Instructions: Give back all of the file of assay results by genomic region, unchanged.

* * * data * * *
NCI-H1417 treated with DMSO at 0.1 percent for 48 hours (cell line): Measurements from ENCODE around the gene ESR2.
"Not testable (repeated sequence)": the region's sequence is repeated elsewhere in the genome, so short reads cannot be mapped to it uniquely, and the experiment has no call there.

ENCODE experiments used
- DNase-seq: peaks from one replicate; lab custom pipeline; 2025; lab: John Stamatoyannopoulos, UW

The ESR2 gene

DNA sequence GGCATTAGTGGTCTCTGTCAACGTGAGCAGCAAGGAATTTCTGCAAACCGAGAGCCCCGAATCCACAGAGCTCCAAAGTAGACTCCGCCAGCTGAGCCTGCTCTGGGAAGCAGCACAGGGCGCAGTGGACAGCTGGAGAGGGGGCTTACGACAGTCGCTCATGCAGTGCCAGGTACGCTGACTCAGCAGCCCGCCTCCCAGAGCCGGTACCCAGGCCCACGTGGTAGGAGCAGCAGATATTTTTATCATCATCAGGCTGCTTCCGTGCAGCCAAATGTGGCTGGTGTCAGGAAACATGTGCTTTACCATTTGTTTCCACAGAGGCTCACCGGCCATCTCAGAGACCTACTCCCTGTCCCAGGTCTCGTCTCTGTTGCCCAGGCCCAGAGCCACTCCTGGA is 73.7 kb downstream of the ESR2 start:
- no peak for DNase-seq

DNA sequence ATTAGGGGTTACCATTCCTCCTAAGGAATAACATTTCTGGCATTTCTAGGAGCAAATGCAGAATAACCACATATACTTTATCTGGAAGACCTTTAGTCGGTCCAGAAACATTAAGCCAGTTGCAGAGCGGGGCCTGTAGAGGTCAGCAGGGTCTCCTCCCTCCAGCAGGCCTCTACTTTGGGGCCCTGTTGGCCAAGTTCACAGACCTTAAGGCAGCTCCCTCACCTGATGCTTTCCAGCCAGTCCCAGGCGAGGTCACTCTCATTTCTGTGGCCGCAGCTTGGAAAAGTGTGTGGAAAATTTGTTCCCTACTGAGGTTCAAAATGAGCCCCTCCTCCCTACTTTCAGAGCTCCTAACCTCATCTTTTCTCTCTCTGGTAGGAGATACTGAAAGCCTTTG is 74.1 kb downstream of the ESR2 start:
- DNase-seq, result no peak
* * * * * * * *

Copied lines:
NCI-H1417 treated with DMSO at 0.1 percent for 48 hours (cell line): Measurements from ENCODE around the gene ESR2.
"Not testable (repeated sequence)": the region's sequence is repeated elsewhere in the genome, so short reads cannot be mapped to it uniquely, and the experiment has no call there.

ENCODE experiments used
- DNase-seq: peaks from one replicate; lab custom pipeline; 2025; lab: John Stamatoyannopoulos, UW

The ESR2 gene

DNA sequence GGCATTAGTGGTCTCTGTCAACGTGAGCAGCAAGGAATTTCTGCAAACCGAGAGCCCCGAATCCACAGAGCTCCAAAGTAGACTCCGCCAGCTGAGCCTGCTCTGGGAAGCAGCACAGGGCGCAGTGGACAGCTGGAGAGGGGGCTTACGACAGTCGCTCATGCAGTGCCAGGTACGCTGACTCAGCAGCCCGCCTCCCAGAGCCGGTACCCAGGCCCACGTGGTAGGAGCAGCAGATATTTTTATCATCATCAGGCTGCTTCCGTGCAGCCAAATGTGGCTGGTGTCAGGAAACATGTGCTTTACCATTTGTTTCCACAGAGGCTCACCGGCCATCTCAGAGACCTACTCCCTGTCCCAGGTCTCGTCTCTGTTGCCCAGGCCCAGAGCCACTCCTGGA is 73.7 kb downstream of the ESR2 start:
- no peak for DNase-seq

DNA sequence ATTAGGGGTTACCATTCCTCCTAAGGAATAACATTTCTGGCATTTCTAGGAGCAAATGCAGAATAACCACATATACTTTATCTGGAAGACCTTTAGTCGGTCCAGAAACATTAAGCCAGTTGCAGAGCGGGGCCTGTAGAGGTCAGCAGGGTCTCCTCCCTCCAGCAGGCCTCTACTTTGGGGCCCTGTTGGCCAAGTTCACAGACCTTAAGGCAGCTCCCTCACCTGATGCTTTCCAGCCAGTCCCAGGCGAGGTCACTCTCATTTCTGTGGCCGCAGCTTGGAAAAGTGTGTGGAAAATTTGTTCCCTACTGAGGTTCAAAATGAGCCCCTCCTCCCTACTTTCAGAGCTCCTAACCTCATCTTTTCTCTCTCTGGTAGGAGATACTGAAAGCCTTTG is 74.1 kb downstream of the ESR2 start:
- DNase-seq, result no peak